I would like to research the tools and processes used by The UK to manufacture large ordnance from about 1880 . (i.e. the end of the RML era) into the early 1900s (pre WWl). Your organisation came to my attention when I located Your March 2001 newsletter on the Web, in which Nicholas Hall references an article he prepared for the Royal Ordnance Yearbook on Blakeley and Vavasseur. The shops associated with Vavasseur. et al in the 1880s would be particularly interesting. Could you offer a recommendation on how I should proceed from across the pond in Texas.
From Jackie Settle.
In a previous issue you published an article about Wheen the soap manufacturers based in Deptford Creek. I am interested as Emma Wheen daughter of Richard married Samuel Berger. I am also a Berger descendant and I am researching the Berger family -- Berger were the paint manufacturers based in Hackney Wick.
From David Pitt.
Can you please tell me where to find information regarding the lifts at either end of the Greenwich Foot Tunnels. I want to know how these are operated and whether the current method of propulsion is the same as when thee were built in 1902. As circular lifts do they use giant bearings all around
We asked the Greenwich Council Engineers about this and they replied. “The existing lifts were installed in 1992 and are similar to the original lift. The wood panelling was re-used although the new lifts are slightly smaller, in keeping with the British Standard requirements. They operate in a similar fashion to the originals with new electric motors and wire ropes at the top of the lift shaft. The lifts run up guide rails and do not have circular bearings, the lift cars being restrained at three points. The only major change between new and old lifts is the replacement of the sliding grille doors for solid doors. This was a safety requirement.
From Tim Geyer.
I am seeking information on Appleby Bros. What we know is they had offices at 80 Cannon St, London and Works at Greenwich. Old Bessemer site. And may have later become Jessop Appleby . We have the only remaining Steam operated Beam Engine made by Appleby Bros 1883, left in the southern hemisphere, possibly wider, and are gathering information as part of the engine’s story . The engine is fully operational and still in its original pump house, on the banks of the Wollondilly River, Holbom NSW. Australia. The site is now a museum, run by volunteers under the banner of Friends of the Waterworks Museum. Anything you may be able to assist with would be very helpful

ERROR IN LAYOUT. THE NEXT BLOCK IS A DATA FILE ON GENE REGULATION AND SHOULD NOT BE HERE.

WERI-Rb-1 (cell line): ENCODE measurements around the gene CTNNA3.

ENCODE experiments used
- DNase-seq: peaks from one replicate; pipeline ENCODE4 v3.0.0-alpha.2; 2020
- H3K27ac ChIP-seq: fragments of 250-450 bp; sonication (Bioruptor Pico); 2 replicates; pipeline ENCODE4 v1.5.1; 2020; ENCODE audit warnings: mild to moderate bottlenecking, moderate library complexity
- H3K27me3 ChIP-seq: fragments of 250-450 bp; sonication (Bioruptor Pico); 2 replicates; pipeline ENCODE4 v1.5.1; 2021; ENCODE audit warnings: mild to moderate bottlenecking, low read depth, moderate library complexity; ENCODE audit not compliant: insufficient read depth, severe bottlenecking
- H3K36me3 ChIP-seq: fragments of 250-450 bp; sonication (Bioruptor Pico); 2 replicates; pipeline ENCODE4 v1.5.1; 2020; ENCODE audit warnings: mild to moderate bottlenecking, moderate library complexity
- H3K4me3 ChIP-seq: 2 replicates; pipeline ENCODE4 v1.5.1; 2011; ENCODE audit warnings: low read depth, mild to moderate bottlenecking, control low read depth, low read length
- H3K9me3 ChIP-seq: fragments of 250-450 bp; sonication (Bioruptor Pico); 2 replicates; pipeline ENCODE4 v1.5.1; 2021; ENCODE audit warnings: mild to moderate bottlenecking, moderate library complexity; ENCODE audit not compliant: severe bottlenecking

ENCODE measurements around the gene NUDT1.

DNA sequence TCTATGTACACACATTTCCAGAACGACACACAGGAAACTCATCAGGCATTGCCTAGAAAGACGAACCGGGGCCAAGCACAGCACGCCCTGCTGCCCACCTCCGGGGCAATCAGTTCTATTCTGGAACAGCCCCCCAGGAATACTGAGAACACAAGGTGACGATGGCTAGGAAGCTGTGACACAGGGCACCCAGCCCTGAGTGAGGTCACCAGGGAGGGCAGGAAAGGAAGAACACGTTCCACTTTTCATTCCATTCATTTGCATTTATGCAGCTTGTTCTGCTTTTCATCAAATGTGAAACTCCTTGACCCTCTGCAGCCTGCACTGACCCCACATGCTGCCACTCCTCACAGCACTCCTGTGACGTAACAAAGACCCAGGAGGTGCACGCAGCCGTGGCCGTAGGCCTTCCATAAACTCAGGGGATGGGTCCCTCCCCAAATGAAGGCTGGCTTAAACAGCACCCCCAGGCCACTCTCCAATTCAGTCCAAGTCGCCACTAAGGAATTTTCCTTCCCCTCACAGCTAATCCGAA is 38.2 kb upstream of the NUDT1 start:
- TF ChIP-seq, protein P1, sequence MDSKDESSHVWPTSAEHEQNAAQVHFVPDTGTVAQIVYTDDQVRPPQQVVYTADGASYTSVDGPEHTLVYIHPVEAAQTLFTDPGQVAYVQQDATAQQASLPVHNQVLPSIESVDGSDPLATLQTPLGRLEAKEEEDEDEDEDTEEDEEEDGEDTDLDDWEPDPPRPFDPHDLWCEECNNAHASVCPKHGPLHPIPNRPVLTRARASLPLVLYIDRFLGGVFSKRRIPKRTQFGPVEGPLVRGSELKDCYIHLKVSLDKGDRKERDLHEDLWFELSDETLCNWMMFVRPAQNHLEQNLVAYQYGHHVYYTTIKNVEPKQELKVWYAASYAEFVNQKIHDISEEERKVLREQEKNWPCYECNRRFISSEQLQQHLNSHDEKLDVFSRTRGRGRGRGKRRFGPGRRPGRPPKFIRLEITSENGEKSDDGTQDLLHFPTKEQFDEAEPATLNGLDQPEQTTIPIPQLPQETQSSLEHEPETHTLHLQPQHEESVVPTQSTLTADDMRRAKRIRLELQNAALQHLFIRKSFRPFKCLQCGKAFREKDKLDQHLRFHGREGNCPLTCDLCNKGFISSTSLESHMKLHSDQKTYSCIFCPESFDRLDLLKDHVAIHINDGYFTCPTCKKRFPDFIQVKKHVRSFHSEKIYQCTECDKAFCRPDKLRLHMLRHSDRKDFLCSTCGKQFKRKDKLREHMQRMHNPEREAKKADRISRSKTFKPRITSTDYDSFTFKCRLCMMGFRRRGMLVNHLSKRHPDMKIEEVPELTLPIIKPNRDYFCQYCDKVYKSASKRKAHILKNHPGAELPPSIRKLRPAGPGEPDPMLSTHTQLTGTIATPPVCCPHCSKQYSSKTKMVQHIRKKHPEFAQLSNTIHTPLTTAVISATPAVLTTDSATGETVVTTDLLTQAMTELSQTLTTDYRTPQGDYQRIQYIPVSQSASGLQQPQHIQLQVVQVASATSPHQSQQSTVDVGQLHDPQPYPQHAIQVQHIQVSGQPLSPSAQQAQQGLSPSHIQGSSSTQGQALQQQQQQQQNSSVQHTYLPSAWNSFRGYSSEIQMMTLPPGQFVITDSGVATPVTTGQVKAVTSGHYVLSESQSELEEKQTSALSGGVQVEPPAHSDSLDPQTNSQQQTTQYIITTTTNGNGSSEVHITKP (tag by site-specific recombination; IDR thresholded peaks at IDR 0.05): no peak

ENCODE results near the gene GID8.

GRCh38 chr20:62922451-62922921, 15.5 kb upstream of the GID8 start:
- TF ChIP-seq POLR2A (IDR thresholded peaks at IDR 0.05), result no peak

From Lynn Hampson.
I have only just read Issue 1, Volume 4 in January 2001 where you printed a letter from Angela Pascoe who mentioned that she was related to Robert Simpson. Proprietor of the Ship Hotel. Greenwich. I am too! My father. Stan Shore grew up in Greenwich (as did my mother Marguerite Longman) and my paternal grandmother was Ann Simpson, daughter of Robert Simpson. My parents, now mid 80s, know a lot about Greenwich and would no doubt be delighted to tell you any of their stories
From Ken Smith.
I am enquiring into the possibility of finding any list that may exist of the names of Thames River Pilots during the middle to late 1800s and of any pilots that may have drowned in the Thames.
From Roger Bone.
I read the small article by Ted Barr in the May 2001 issue 3. Volume 4 of the GIHS on the net regarding Harrison Barbers slaughter house in Blackwall Lane and remembered that my Great Grandfather Robert James Oak was manager at the Blackwall Lane Depot in the 1890s. My Grandfather described to me when I was a boy , what it was like to live on the premises. I believe the house was called Holmesdale . My Grandfather took me to see the old place in 1960. It was a laundry then. Sadly I did not lake any photos. If you have any more information I would be very interested
From Justin Dix.
I have hundreds of old pictures of Woolwich rescued from a skip where my Stepfather had thrown them. One example -- a cinema - pencilled on the back is last night of the Empire Kinema in Woolwich 1st October 1960. Another is of the Woolwich Ferry in 1961. Don’t know if these Interest you